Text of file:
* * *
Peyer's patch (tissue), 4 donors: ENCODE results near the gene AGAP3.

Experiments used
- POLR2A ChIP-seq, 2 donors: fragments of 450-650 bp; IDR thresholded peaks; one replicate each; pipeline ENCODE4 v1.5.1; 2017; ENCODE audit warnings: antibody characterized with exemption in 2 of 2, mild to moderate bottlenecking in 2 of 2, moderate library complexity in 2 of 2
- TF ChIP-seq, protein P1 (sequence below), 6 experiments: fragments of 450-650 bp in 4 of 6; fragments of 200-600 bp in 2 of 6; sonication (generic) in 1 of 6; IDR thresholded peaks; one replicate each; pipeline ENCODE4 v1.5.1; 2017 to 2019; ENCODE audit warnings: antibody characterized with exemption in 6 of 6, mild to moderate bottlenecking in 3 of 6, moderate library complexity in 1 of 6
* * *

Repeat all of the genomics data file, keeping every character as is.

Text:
Peyer's patch (tissue), 4 donors: ENCODE results near the gene AGAP3.

Experiments used
- POLR2A ChIP-seq, 2 donors: fragments of 450-650 bp; IDR thresholded peaks; one replicate each; pipeline ENCODE4 v1.5.1; 2017; ENCODE audit warnings: antibody characterized with exemption in 2 of 2, mild to moderate bottlenecking in 2 of 2, moderate library complexity in 2 of 2
- TF ChIP-seq, protein P1 (sequence below), 6 experiments: fragments of 450-650 bp in 4 of 6; fragments of 200-600 bp in 2 of 6; sonication (generic) in 1 of 6; IDR thresholded peaks; one replicate each; pipeline ENCODE4 v1.5.1; 2017 to 2019; ENCODE audit warnings: antibody characterized with exemption in 6 of 6, mild to moderate bottlenecking in 3 of 6, moderate library complexity in 1 of 6